The Hancock House and the Hancock Family
Note that this Hancock family was not related to the famous John Hancock who signed the Declaration of Independence.
The Hancocks were a prominent Salem County family of Quakers. The Hancock House sits on property that was owned by the Hancock family for over two-and-a-half centuries. The property was purchased in 1675 by William Hancock. It was passed on to his nephew John, and then to John's son William. The house was built in 1734 by this William and his wife Sarah. The letters HWS (for Hancock, William, Sarah) and the date 1734 are visible in the brickwork pattern on the side of the house. William served as Salem County Justice of the Peace, and he also served in the Colonial Assembly for two decades.
When William died in 1762, the house was inherited by his son, also named William. He followed in his father's footsteps in the political and legal fields by serving in the Colonial Assembly, and as the judge for Salem County at the Salem County Courthouse.
Hancock's Bridge, which gave this town its name, was located about one hundred yards from the front of the Hancock House. The bridge had been built by Judge Hancock's grandfather in 1709.
As Quakers, the Hancock family were pacifists, and so did not wish to take part in the fighting of the Revolutionary War. They could not have foreseen that despite their pacifist beliefs, the violence of the war would come to their own house, as it did on March 21, 1778.
The Massacre at Hancock House - March 21, 1778 
In March 1778, a group of about 1500 British troops under the command of Charles Mawhood occupied the town of Salem. Their objective was to confiscate cattle, hay and corn for use by the British forces who were then across the Delaware River in Philadelphia. (See the Salem page for more information about the occupation of Salem.)
Local citizens had moved some of the cattle south of Salem, past Alloways Creek, to keep it from the British. Alloways Creek extends about thirty miles inland from the Delaware River, creating a natural southern boundary that could only be crossed at three bridges in the area: Hancock's Bridge, Quinton's Bridge about 4 miles west, and Thompson's Bridge another five miles farther west. Salem and Cumberland County militiamen took positions at the bridges to stop the British from moving past them.
The British made an attack on Quinton's Bridge on March 18. Seventeen miltiamen were killed, but the militia defense held and the British could not get over Quinton's Bridge.
Meanwhile, the militia at Hancock's Bridge decided that it would be best to damage Hancock's Bridge to prevent the British from crossing here. Thinking they had protected themselves by cutting off the approach by the bridge, about twenty militiamen retired for the night of March 20 in the Hancock House. Unfortunately, this false sense of security left them open to an unexpected plan of attack by the British.
Colonel Mawhood sent a group of about 300 British troops under the command of Major John Graves Simcoe to attack the militia here. Unable to cross at the bridge, they used a different plan of attack which would give them the element of surprise. While the militiamen slept in the Hancock House, Simcoe's men crossed Alloways Creeks in boats several miles downriver, and then marched to the Hancock House under cover of darkness.
Early in the morning of March 21, Major Simcoe's troops surprised the militiamen who were staying the night at the Hancock House. The attack was made about 5 a.m., before the sun rose. Simcoe's men attacked in the dark, going through the front and back doors at the same time. They killed about ten of the militiamen inside, and wounded about five more, by bayoneting them in their sleep. The owner of the house, William Hancock, was mortally wounded in the attack and died a few days later.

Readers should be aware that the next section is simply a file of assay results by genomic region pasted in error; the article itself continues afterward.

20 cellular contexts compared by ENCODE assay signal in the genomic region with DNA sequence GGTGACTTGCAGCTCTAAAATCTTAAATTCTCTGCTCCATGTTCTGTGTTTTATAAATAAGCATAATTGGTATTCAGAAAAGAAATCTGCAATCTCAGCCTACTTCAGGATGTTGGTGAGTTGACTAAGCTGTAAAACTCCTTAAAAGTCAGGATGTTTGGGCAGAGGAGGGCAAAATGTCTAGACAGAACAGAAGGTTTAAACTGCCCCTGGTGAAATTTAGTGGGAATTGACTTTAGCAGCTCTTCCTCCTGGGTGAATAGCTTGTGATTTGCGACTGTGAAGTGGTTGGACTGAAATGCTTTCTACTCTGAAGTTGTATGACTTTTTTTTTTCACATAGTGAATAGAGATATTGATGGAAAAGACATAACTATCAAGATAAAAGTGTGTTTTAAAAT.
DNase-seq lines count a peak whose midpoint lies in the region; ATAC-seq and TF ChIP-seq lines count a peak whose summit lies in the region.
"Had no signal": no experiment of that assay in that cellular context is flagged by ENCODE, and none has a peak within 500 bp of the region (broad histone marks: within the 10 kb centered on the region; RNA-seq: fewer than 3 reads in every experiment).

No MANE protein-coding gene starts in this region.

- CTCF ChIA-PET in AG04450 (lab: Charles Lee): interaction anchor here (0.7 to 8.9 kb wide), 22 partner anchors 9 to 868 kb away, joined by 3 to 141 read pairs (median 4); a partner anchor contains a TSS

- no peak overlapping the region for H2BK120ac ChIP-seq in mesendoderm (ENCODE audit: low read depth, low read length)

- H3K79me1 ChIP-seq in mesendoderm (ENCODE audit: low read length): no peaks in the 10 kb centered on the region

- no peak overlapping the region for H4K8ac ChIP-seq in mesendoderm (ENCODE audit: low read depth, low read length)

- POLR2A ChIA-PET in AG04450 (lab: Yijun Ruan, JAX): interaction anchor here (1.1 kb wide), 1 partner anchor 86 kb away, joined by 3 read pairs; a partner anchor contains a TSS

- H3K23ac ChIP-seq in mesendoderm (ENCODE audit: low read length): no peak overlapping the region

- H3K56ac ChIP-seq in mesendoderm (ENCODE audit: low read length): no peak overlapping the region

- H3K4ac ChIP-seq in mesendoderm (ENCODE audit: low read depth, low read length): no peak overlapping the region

Major Simcoe's men then repaired Hancock's Bridge by laying wooden planks over it, allowing other British troops on the other side of Alloways Creek to cross.
Later that day, as news of the massacre spread through the local citizenry, British Colonel Mawhood sent a letter to Colonel Hand stating that if the local militia were willing to let the British take their supplies uncontested, they would leave and pay for the supplies. He went on to state the alternative, in chilling language that shows the deadly seriousness of the situation faced by the local citizens: 
Colonel Mawhood, commanding a detachment of the British army at Salem, induced by motives of humanity, proposes to the militia at Quintins Bridge and the neighbourhood, as well officers as private men, to lay down their arms and depart each man to his home: On that condition he solemnly promises to re-embark his troops without delay, doing no further damage to the country; and he will cause his commissaries to pay for the cattle, hay, and corn, that have been taken, in sterling money.
If, on the contrary, the militia should be so far deluded, and blind to their true interest and happiness, he will put the arms which he has brought with him into the hands of the inhabitants well-affected, called tories, and will attack all such of the militia as remain in arms, burn and destroy their houses and other property, and reduce them, their unfortunate wives and children to beggary and distress; and to convince them that these are not vain threats, he has subjoined a list of the names of such as will be the first objects to feel the vengeance of the British nation.
[A list of twenty seven names accompanied the letter.]
Given under my hand at Head-Quarters, at Salem, the twenty-first day of March, 1778.
C. Mahwhood, Colonel
Colonel Hand responded the following day in a remarkable letter which bristles with outrage, not only at the massacre and the threats on the property of militiamen, but of Mawhood's claim to be "induced by motives of humanity."